The importance of getting to cultural familiarity is as important in nurturing relationships among members of a community as among nation states. This significance is best illustrated during the first meeting between Dr. Henry Kissinger and Premier Chou En-lai on July 9, 1971.
Dr. Kissinger: “Many visitors have come to this beautiful, and to us, mysterious land.”
PM Chou: “You will find it not mysterious. When you have become familiar with it, it will not be as mysterious as before.”
Prime Minister Chou’s response to Dr. Kissinger reflects the wisdom of one who understands the importance of familiarizing oneself with another’s culture in international relations.
Cultural exchanges are the abutments on which the bridge of trust and learning can be built; something found at the core of any culture expresses our common humanity. The immortal words of the Universal Poet (Bishwa Kobi) Rabindranath Tagore in the opening stanza of the Gitanjali best represent the universality of unity in diversity: “The same stream of life that runs through my veins night and day runs through the world and dances in rhythmic measure.”
In whatever sphere, cultural exchange is compelling because it is reciprocal. Reciprocity implies equality and the highest form of equality is the respect for each other’s culture. In an equal exchange, no side is disadvantaged and all sides benefit. In such exchanges, the minority race is equal to the majority race, where number is not a factor in measuring the intrinsic value of a culture.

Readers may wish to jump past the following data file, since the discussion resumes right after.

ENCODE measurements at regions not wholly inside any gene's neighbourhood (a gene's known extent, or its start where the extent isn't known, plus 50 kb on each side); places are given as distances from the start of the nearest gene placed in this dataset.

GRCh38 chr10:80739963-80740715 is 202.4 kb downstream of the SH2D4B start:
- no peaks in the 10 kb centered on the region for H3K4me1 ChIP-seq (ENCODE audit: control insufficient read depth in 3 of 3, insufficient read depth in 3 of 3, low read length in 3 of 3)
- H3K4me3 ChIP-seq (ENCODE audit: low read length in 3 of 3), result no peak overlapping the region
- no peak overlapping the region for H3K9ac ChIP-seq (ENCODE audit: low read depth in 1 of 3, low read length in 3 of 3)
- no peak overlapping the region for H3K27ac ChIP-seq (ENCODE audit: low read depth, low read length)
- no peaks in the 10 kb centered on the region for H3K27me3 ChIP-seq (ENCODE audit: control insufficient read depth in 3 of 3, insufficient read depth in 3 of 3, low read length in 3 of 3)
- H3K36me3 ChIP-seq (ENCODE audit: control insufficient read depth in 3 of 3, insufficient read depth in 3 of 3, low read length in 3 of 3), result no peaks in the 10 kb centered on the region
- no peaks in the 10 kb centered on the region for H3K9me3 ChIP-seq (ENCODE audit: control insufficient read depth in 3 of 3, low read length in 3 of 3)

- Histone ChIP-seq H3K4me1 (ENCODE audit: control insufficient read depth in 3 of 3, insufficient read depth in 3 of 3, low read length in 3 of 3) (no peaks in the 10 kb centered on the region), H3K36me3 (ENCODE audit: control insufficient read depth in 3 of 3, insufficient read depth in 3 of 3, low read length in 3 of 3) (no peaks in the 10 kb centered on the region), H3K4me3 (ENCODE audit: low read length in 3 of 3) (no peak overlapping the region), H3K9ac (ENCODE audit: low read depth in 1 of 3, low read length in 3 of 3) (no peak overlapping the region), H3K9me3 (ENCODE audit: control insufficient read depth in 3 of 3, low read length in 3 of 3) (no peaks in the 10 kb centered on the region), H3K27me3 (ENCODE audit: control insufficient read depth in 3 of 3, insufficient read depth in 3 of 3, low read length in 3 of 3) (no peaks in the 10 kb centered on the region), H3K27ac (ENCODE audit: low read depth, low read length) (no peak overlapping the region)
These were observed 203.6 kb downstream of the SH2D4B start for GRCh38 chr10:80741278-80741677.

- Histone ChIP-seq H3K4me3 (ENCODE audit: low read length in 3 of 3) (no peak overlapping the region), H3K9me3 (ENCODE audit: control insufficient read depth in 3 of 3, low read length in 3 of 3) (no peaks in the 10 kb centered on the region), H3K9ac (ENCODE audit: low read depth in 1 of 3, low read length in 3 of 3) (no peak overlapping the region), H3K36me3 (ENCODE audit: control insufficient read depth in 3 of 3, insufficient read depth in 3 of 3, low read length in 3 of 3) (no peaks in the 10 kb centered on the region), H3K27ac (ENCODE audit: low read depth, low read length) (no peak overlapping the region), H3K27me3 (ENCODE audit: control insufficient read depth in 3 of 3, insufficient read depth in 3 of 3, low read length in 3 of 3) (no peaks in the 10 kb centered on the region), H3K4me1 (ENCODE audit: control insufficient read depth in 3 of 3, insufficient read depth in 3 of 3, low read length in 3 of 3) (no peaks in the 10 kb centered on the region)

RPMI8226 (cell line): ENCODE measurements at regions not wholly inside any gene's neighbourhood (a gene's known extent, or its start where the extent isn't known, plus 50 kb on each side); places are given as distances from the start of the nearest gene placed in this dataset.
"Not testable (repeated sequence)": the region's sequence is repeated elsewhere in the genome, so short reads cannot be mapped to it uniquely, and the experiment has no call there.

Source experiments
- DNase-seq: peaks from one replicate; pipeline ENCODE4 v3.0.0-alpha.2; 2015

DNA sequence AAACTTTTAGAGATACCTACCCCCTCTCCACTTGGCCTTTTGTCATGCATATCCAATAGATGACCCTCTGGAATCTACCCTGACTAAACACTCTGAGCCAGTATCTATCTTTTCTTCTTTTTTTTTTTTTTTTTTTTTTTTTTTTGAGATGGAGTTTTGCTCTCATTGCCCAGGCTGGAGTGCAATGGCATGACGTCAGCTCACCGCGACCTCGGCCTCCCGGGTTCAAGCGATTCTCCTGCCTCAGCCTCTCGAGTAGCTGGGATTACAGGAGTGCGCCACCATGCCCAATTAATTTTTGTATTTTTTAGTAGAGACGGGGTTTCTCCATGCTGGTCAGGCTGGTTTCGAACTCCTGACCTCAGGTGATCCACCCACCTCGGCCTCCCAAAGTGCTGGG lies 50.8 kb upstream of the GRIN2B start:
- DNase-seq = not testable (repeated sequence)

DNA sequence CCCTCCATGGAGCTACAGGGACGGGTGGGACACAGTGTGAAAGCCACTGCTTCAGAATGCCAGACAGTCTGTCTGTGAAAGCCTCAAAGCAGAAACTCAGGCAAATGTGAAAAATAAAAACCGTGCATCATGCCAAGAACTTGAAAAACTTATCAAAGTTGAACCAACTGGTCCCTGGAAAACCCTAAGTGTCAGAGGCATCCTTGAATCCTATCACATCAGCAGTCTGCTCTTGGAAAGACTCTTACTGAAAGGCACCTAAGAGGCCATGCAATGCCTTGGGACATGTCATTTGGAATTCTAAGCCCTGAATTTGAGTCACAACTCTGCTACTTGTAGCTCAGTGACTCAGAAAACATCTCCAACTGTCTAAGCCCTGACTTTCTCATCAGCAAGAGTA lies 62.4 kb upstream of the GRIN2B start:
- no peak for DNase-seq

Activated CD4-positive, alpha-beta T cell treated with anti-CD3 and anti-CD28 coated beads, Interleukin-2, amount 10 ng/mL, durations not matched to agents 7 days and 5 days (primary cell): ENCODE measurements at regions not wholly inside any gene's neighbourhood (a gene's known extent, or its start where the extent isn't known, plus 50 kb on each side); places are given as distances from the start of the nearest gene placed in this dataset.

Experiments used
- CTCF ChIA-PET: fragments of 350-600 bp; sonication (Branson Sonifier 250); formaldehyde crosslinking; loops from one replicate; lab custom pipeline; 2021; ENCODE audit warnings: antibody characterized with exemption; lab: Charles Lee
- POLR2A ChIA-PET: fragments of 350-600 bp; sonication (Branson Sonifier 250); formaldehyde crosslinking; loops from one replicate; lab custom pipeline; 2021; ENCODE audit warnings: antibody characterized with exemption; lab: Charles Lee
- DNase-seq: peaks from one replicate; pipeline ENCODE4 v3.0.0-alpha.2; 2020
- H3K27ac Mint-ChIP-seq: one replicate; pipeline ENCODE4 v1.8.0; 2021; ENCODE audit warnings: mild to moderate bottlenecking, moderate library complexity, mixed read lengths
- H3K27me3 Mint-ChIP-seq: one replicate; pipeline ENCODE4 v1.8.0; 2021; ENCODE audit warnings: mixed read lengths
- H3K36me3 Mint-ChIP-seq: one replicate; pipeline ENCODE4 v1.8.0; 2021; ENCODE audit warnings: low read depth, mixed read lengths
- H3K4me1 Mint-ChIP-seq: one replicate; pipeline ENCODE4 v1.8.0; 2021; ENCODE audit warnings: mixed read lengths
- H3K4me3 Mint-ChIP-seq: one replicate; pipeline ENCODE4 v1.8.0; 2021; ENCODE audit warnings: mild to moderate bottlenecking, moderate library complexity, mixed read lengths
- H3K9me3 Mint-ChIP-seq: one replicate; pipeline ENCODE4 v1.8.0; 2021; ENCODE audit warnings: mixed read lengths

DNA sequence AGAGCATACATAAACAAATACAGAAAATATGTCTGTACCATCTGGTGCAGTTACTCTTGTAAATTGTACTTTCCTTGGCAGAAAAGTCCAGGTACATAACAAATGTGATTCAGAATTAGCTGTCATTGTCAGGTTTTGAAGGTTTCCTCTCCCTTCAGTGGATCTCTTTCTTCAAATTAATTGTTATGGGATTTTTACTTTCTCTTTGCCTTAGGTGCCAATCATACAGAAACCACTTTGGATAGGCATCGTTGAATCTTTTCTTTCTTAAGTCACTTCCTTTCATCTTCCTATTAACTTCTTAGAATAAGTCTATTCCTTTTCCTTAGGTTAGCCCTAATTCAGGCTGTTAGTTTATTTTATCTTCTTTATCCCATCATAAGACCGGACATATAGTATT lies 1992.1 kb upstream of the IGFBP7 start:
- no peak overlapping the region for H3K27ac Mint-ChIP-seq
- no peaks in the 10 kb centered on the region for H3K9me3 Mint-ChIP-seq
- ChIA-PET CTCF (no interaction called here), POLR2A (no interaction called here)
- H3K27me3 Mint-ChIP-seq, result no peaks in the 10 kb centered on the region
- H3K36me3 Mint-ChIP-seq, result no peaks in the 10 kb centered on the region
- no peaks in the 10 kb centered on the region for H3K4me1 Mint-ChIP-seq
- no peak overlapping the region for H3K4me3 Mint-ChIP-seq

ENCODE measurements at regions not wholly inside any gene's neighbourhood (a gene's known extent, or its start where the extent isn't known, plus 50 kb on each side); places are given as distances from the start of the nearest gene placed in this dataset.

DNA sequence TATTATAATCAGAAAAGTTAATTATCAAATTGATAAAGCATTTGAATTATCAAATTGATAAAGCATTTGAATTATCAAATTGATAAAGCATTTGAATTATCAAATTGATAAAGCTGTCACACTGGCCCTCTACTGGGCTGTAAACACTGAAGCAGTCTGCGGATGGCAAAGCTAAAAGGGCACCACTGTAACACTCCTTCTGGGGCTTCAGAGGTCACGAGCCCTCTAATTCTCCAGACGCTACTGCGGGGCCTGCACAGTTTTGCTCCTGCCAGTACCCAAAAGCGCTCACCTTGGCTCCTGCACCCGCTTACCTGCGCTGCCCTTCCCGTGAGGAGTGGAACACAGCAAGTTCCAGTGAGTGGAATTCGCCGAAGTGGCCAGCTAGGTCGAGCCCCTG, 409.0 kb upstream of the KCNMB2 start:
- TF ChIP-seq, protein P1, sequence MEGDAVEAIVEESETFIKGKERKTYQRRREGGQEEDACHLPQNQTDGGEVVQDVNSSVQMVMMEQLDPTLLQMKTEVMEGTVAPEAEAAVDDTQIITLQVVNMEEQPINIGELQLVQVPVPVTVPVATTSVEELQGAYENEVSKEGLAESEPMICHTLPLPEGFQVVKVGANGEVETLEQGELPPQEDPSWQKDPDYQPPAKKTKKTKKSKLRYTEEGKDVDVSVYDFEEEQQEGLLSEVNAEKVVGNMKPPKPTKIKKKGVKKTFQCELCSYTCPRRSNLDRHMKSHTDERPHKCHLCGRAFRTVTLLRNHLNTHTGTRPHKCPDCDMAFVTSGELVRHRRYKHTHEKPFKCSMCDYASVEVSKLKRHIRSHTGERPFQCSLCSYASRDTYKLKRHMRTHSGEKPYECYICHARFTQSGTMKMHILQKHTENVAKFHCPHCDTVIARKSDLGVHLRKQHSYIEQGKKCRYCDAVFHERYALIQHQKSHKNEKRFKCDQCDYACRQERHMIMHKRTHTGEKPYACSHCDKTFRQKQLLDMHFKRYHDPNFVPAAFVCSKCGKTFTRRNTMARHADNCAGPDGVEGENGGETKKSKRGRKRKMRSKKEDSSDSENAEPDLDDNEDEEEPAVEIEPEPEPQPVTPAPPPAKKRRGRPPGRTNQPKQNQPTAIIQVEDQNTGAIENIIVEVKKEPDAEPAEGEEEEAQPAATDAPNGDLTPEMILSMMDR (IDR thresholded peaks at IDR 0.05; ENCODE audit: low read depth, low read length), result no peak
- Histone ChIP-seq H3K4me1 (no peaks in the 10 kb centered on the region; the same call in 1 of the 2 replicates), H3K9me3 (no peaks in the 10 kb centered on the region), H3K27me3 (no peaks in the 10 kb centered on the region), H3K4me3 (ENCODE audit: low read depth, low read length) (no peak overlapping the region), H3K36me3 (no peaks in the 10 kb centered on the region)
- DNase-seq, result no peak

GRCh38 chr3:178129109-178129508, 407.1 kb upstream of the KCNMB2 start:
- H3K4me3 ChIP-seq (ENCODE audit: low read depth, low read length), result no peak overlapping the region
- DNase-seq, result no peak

Each of us is a living, breathing ambassador of our culture. It behooves us to understand our culture better. When different races intermingle, it behooves us to understand the culture of the peoples with whom we interact. In Singapore, cultures come together in the public places: in the neighborhood, community, marketplace, workplace, schools and even in parliament. At these cultural intersections, without deliberate effort, exchanges and inter-penetration of cultures might not take place, or even sour into points of contention.
I participated in a CSTC forum which discussed what is in the idea of “New Year” in our four major cultural traditions: the Western, Chinese, Islamic and Indian traditions. I was struck by the fundamental differences in the way each New Year was conceived and commemorated and I also sensed the common thread that ran through all of them. The need for marking time has been universal and the idea of commemorating the beginning of the annual cycle is also common. Yet the basis of marking time is so different in each culture and the attendant activities to signpost the beginning of the year are also so different. This one event alone showed so much richness in our cultural tapestry that I decided to attend other such events by CSTC. Its work in enhancing the Tamil community’s understanding of its own culture and sharing its rich culture with other communities is laudable and worthy of support.
Who would reject cultural exchange? I argue that culture in essence reveals our social nature; and sharing one’s culture is the highest form of expression of this nature. It is what makes us human, something that gives life to the biomechanical corpus. Sharing cultures is likened to opening the door to each other’s precious living heritage.
I commend CSTC for opening the door of the rich Tamil culture to all and stepping out into those of other cultures.
Mr Koh Chye Hock is lawyer in the corporate world and has an abiding interest in intercultural issues. He has participated in CSTC events.
The National Security Archive Document 34.